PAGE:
The Citizen Lab is an interdisciplinary laboratory based at the Munk School of Global Affairs, University of Toronto, Canada focusing on advanced research and development at the intersection of Information and Communication Technologies (ICTs), human rights, and global security. Learn more »

In Focus

One App, Two Systems: How WeChat uses one censorship policy in China and another internationally

In this report we provide the first systematic study of keyword and website censorship on WeChat, the most popular chat app in China

It’s Parliamentary: KeyBoy and the targeting of the Tibetan Community

In this report we track a malware operation targeting members of the Tibetan Parliament that used known and patched exploits to deliver a custom backdoor known as KeyBoy. We analyze multiple versions of KeyBoy revealing a development cycle focused on avoiding basic antivirus detection.

Harmonized Histories? A year of fragmented censorship across Chinese live streaming applications

In this report, we reverse engineer three popular live streaming platforms (YY, Sina Show, and 9158) and find keyword lists used to censor chat messages. Tracking changes to the keyword lists over the past year gives an inside look into how these applications implement censorship

Research News

“一APP两制”:微信如何区别审查中国及海外用户

多伦多大学公民实验室的最新报告揭露了微信平台的审查机制。微信是中国腾讯控股有限公司旗下的即时通讯应用,目前是中国最受欢迎的聊天软件之一,也是全球排名第四的最流行聊天软件

Security for the High-Risk User

Citizen Lab Senior Research Fellow John Scott-Railton has published an updated version of his “Security for the High-Risk user” paper, first published in the IEEE Security & Privacy in spring 2016. The updates were made based on new evidence of attacks against two-factor and account recovery SMSes, underlining the need for innovation in two-factor authentication.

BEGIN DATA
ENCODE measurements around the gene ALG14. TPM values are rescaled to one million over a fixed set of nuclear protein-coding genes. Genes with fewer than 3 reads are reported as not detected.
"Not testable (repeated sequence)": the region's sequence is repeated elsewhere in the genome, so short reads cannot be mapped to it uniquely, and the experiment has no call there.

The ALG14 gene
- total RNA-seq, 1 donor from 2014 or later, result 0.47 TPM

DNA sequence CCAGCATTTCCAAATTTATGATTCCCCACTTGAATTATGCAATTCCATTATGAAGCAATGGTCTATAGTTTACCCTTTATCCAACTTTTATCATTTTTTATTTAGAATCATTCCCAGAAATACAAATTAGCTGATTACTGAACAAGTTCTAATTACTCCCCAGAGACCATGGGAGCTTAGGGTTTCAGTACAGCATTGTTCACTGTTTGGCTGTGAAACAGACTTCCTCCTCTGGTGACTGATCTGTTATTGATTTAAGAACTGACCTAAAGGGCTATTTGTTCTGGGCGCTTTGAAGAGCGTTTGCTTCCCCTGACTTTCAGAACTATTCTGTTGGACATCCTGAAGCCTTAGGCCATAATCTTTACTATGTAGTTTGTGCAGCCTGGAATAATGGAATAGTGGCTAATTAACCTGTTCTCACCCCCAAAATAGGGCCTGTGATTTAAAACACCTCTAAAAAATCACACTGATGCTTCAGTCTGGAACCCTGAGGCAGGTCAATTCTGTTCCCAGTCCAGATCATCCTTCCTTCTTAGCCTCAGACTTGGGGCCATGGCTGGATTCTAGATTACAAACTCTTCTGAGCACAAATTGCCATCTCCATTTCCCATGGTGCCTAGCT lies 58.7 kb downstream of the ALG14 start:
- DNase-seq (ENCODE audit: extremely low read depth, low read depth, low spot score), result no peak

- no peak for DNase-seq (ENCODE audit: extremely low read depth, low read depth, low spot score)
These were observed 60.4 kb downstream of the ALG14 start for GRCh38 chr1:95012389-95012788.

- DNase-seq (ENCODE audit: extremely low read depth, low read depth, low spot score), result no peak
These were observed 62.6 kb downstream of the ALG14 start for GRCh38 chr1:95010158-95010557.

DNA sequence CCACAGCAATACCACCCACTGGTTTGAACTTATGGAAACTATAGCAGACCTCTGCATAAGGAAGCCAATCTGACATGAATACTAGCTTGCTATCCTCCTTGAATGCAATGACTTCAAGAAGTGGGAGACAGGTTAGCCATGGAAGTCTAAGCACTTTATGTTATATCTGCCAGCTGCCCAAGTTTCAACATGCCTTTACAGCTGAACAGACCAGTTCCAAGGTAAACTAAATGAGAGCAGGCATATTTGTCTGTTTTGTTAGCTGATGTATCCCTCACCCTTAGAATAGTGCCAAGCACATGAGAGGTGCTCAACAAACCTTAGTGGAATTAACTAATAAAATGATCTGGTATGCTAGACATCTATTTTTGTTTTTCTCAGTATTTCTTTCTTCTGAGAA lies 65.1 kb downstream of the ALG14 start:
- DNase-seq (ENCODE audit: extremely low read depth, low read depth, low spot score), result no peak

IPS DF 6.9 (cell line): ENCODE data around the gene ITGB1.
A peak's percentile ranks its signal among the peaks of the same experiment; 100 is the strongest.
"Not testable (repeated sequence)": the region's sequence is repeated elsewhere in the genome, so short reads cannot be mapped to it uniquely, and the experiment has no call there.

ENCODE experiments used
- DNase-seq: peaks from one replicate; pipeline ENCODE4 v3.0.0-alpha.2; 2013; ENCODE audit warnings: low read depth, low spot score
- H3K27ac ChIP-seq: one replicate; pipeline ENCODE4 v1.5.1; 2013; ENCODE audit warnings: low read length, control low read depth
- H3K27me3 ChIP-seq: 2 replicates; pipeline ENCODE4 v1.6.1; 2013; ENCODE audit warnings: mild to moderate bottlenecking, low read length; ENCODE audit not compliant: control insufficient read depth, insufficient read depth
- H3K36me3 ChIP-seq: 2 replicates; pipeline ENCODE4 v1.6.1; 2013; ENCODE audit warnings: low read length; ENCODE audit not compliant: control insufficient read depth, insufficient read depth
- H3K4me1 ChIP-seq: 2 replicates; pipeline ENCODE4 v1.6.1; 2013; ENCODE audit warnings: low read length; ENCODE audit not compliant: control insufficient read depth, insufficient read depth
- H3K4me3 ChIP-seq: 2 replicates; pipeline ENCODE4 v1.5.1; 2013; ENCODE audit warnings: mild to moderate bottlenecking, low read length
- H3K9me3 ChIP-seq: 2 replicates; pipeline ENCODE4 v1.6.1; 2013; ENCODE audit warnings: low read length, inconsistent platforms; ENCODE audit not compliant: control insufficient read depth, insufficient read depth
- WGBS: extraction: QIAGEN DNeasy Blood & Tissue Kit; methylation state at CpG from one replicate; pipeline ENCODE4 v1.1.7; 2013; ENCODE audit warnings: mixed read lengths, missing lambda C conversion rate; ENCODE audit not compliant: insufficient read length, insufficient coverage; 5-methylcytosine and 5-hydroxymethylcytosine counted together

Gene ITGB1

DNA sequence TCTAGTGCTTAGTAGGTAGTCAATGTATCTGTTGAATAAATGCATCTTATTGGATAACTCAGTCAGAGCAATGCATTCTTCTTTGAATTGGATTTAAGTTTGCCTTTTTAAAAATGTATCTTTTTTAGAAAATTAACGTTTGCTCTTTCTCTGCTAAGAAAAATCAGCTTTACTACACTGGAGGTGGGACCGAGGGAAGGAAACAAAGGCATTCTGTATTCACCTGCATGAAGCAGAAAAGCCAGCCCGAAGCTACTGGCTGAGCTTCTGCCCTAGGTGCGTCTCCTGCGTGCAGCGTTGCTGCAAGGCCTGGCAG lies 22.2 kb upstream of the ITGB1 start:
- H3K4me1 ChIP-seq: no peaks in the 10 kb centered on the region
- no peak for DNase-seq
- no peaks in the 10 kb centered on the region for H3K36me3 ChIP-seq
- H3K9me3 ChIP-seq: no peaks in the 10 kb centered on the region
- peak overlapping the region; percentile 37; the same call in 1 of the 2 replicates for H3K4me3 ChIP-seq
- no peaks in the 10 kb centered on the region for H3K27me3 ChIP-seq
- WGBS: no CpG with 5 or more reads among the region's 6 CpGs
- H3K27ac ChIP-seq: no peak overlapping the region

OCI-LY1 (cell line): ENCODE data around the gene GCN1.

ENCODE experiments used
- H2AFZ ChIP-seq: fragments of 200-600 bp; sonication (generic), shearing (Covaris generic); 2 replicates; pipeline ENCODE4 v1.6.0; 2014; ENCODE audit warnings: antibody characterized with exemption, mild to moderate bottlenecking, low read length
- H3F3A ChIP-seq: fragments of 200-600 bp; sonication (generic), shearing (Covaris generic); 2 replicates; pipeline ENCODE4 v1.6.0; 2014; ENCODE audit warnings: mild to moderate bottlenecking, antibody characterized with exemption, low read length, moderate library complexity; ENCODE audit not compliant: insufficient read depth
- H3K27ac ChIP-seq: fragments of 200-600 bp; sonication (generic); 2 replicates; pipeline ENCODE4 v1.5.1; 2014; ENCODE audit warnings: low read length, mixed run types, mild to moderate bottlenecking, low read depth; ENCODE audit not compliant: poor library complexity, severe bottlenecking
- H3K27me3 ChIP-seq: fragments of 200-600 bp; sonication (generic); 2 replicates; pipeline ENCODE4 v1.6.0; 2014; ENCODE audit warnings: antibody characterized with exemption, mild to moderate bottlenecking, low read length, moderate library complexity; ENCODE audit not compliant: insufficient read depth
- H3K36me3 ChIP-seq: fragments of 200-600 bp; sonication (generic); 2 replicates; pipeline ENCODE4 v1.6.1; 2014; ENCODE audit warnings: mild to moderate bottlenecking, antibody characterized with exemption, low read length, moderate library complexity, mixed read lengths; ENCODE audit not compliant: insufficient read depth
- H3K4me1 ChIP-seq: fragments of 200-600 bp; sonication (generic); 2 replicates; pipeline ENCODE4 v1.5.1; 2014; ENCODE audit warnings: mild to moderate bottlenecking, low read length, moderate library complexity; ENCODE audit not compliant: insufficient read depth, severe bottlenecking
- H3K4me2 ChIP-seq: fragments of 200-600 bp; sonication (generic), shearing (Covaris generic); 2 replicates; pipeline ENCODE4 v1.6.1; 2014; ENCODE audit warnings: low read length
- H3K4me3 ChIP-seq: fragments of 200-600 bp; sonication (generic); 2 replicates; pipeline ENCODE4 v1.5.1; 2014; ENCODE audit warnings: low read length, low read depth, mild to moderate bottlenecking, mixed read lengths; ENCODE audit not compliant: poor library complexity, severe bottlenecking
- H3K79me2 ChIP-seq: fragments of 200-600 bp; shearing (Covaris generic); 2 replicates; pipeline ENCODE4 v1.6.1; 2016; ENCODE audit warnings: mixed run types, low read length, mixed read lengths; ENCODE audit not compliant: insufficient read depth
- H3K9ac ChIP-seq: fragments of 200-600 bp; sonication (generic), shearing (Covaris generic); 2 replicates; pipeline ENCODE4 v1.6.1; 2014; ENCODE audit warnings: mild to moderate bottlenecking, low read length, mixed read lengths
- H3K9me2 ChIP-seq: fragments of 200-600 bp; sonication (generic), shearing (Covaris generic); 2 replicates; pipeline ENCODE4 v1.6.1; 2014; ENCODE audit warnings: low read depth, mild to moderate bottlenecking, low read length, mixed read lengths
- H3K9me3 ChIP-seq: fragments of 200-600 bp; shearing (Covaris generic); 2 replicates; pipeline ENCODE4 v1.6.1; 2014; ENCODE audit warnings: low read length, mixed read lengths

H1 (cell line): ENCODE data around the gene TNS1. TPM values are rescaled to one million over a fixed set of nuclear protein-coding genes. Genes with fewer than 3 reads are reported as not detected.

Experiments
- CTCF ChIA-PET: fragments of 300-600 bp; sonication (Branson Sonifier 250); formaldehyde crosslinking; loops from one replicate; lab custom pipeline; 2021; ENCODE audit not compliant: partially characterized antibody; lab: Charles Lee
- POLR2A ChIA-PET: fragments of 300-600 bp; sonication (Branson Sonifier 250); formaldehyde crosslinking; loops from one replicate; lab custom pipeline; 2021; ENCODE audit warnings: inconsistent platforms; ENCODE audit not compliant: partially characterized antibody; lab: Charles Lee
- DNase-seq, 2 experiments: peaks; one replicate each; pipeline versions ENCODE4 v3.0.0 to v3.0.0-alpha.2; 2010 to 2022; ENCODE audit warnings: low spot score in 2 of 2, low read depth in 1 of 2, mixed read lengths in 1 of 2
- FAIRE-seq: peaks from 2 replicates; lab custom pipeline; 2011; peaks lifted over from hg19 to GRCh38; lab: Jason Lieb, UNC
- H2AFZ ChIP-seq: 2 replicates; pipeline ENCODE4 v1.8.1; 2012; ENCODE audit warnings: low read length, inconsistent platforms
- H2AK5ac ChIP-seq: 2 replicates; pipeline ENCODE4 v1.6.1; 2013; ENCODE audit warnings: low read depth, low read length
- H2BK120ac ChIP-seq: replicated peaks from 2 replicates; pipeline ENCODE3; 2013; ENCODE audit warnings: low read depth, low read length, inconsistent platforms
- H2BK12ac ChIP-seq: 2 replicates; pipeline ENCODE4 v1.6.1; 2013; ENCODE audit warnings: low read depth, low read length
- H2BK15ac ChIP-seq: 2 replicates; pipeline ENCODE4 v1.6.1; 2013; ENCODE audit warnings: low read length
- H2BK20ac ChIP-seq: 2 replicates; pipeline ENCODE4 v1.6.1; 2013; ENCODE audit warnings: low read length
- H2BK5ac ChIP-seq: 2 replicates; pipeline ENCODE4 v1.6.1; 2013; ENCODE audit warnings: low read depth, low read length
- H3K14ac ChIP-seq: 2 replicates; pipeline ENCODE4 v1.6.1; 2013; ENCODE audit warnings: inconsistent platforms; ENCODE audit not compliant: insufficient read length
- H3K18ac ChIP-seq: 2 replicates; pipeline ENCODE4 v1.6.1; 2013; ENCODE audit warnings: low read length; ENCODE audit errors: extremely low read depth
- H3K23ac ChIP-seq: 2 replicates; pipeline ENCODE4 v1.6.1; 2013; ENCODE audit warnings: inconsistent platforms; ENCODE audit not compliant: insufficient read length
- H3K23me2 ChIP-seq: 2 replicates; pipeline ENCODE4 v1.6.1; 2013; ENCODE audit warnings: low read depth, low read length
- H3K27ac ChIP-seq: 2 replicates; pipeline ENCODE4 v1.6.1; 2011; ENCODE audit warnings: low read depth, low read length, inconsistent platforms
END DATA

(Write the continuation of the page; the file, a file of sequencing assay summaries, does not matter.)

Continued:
Canada’s National Security Consultation: Digital Anonymity & Subscriber Identification Revisited… Yet Again

In this post, we critically examine the Government of Canada’s proposal to indiscriminately access subscriber identity information that is possessed by telecommunications service providers. We conclude by arguing that the government has failed to justify its case for such access to the information.

IMSI Catcher Report Calls for Transparency, Proportionality, and Minimization Policies

This report, written by Research Associate Christopher Parsons and CIPPIC Staff lawyer Tamir Israel, investigates the surveillance capabilities of IMSI Catchers, efforts by states to prevent information relating to IMSI Catchers from entering the public record, and the legal and policy frameworks that govern the use of these devices. The report principally focuses on Canadian agencies but, to do so, draws comparative examples from other jurisdictions. The report concludes with a series of recommended transparency and control mechanisms that are designed to properly contain the use of the devices and temper their more intrusive features.

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Lab News

Director Ron Deibert to testify at Canadian Senate committee

Citizen Lab Director Ron Deibert will be giving testimony to the Canadian Senate Standing Committee on Human Rights Wednesday November 30th 2016 at 11:30 AM.

Christopher Parsons on the police’s mass text message to solve homicide

The Ontario Provincial Police (OPP) plans to send text messages to individuals who were present in the particular neighbourhood in which a homicide occurred, in an attempt to gain more information in solving the crime. Postdoctoral Fellow Christopher Parsons commented on the use and storage of this data.

Jason Q. Ng on Ali Baba CEO’s big data surveillance endorsement

In a recent speech, Ali Baba co-founder Jack Ma suggested that the Chinese government should use big data to help prevent crime, a view that resonates with the Communist party’s efforts to establish a system parsing citizen information online. Citizen Lab Senior Research Fellow Jason Q. Ng commented on Ma’s remarks in an interview with Bloomberg.

Bill Marczak and Morgan Marquis-Boire featured in Al Jazeera’s ‘Faultlines’

Citizen Lab Senior Research Fellow Bill Marczak and Senior Security Researcher Morgan Marquis-Boire were featured in an episode of Al Jazeera’s ‘Faultlines’ program, in an episode entitled “Crypto Wars: Behind the Encryption Debate.” They discussed attitudes concerning surveillance in the wake of the San Bernadino shooting as well as other terrorist activities.

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